M: Okay. Yeah, that meets objectives of socialization, of creativity, of linking kids back into the community. It’s a language which they understand, quite often can be used with lots of different aged groups. If they’re older they can get really engaged in actually creating the music video clips, if they’re younger then they can have a lot of fun being part of it. There’s some research done, clinical trials which have shown that music video clips especially in oncology populations in isolation, it improves their resilience remarkably and quite significantly which is great research which is being done. It’s of course what we do here, as just a quick little example of something which we just done in the last couple of weeks, we had a young boy who has a brain tumor, it’s some quite advanced and very, very difficult situation for the little boy and for the parents, and had to move state, had to move from Canberra to Sydney for treatment. Which is where music therapy can step in and hopefully make a large difference to the experience of the family and the child. So we did as part of our music video program, we found out what the boy really likes. He actually likes the band Kiss and he’s 6, he really enjoyed Kiss’ music and the whole group of Kiss. So then as part of the program, we tied up with the Starlight Children’s Foundation to face paint him and also his whole family as members of Kiss. We created a music video clip to fit to a Kiss song, which involved nurses, hospital staff and across the hospital to engage socially and engage with community in the hospital. And then we showed it on a sort of hospital TV network, which he really enjoyed being part of. He got to connect to the national of star and a lot more. He got to send that video to his friends and his family, it really lifted the mood of the family, obviously there’s memory making involved there that’s very important. And then that would share on a larger scale and it even got across to America, where Gene Simmons saw the video and then he ended up twitting him and contacting him and then the newspaper contacted Gene Simmons. All of a sudden it went from moving from State to State, to actually being part of a global community that showed that they cared for him. I think that was a good example of how the music therapy program can work.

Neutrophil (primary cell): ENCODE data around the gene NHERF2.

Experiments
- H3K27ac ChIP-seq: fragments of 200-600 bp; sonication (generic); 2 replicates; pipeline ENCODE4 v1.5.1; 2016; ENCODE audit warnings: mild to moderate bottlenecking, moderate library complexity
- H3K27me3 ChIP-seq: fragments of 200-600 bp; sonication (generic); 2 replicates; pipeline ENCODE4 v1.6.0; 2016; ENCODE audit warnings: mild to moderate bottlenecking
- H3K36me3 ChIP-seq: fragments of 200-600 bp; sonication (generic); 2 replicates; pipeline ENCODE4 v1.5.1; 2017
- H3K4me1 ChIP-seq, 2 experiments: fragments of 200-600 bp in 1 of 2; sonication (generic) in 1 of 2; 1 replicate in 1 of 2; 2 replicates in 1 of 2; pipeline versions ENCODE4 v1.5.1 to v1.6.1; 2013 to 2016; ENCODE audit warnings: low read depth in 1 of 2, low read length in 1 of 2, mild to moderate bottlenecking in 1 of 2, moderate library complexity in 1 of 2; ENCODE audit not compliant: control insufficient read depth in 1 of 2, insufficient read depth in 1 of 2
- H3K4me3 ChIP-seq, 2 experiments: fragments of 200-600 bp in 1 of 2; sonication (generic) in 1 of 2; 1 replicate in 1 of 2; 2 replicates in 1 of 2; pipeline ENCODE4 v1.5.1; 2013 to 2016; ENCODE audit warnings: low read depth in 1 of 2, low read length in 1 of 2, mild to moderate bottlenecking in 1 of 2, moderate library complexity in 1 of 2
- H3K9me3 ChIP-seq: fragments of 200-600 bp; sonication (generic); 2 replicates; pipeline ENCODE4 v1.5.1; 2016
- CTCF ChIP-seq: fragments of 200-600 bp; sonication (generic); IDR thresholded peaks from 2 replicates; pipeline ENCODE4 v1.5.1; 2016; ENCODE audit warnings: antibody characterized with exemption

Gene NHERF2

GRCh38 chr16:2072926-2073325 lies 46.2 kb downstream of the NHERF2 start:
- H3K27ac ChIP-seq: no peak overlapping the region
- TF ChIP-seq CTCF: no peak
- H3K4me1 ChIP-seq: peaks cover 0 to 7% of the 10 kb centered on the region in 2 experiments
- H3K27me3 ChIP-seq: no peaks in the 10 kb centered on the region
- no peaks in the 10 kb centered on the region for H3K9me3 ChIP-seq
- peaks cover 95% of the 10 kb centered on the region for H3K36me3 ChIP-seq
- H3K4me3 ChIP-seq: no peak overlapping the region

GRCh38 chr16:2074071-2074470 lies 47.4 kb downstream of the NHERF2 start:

W: From little seeds, big things grow. My name is Wayne Bucklar and you’re listening to my conversation with Matt Ralph, a music therapist to Sydney Children’s Hospital Network and this is Health Professional Radio. Matt those stories of connection and extension like that certainly have an impact at the heartstrings. Is there evidence of therapeutic benefit?